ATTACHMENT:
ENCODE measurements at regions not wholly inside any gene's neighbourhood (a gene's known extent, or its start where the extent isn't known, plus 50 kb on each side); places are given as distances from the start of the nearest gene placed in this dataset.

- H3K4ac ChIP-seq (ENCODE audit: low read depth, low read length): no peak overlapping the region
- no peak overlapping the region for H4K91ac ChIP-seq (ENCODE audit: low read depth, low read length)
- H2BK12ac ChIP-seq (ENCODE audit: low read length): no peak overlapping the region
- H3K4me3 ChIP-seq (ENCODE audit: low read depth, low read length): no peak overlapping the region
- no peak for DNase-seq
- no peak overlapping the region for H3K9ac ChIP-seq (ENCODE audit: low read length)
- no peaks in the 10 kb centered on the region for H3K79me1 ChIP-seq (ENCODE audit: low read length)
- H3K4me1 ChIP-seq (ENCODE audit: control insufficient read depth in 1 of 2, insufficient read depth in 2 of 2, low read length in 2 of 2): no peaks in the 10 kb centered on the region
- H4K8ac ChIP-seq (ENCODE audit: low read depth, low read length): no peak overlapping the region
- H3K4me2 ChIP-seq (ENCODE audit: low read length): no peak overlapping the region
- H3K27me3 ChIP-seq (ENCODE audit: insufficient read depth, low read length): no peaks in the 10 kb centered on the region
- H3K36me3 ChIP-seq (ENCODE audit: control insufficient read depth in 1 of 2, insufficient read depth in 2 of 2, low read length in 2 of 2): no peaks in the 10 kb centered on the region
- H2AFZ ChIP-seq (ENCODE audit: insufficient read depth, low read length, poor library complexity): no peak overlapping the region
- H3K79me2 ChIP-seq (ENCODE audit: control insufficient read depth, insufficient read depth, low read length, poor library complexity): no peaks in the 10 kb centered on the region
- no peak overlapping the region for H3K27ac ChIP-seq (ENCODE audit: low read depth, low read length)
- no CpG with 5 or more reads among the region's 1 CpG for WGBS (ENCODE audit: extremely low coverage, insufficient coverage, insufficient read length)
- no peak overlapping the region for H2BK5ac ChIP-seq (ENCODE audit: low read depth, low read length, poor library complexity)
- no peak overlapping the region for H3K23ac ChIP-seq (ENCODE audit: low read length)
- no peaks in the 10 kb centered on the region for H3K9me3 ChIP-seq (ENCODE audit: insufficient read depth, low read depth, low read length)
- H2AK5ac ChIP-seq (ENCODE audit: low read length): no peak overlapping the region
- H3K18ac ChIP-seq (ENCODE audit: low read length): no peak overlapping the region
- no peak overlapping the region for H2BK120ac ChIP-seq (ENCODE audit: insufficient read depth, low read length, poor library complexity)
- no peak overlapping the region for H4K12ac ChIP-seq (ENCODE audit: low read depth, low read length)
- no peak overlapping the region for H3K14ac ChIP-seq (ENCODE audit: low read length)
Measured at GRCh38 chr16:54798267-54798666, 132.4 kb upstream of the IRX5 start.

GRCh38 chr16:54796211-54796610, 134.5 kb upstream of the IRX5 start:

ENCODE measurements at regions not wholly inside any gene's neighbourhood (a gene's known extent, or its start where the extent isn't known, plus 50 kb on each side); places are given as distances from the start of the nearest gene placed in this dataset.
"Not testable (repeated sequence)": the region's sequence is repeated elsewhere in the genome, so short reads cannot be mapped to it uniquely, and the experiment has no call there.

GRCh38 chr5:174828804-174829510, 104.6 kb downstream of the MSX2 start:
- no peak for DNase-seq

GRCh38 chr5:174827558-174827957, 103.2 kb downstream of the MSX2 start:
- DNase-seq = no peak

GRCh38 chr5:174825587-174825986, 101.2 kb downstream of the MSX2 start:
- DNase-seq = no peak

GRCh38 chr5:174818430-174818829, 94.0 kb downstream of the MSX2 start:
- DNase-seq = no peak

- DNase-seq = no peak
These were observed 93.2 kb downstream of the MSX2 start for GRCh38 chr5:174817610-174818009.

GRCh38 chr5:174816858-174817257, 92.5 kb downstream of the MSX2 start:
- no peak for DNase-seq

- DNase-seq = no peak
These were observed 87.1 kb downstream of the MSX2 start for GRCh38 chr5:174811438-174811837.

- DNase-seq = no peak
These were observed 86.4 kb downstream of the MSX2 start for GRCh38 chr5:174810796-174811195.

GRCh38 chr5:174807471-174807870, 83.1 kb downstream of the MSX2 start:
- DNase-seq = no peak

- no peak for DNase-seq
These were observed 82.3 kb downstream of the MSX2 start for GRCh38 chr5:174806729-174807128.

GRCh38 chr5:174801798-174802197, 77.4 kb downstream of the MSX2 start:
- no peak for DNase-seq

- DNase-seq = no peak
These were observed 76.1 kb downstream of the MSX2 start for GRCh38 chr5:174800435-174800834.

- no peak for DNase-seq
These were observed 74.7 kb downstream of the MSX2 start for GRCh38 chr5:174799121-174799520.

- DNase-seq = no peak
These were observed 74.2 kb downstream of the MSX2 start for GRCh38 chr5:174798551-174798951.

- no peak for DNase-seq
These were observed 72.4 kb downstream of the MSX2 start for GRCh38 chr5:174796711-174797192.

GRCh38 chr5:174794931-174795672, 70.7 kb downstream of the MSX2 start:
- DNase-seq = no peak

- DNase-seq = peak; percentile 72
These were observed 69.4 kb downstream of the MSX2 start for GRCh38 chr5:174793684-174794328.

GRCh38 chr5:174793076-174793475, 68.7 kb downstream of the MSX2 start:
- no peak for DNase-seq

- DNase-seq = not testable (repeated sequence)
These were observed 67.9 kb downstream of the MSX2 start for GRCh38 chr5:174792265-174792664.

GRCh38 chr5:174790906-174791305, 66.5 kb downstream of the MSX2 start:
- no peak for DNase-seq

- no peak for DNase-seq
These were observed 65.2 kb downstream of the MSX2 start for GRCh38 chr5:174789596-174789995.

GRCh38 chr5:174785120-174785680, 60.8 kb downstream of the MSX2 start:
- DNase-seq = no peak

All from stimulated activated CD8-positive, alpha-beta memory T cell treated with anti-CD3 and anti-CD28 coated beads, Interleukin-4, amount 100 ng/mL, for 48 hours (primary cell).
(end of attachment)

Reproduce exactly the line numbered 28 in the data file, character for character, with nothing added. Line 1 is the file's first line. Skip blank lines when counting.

ENCODE measurements at regions not wholly inside any gene's neighbourhood (a gene's known extent, or its start where the extent isn't known, plus 50 kb on each side); places are given as distances from the start of the nearest gene placed in this dataset.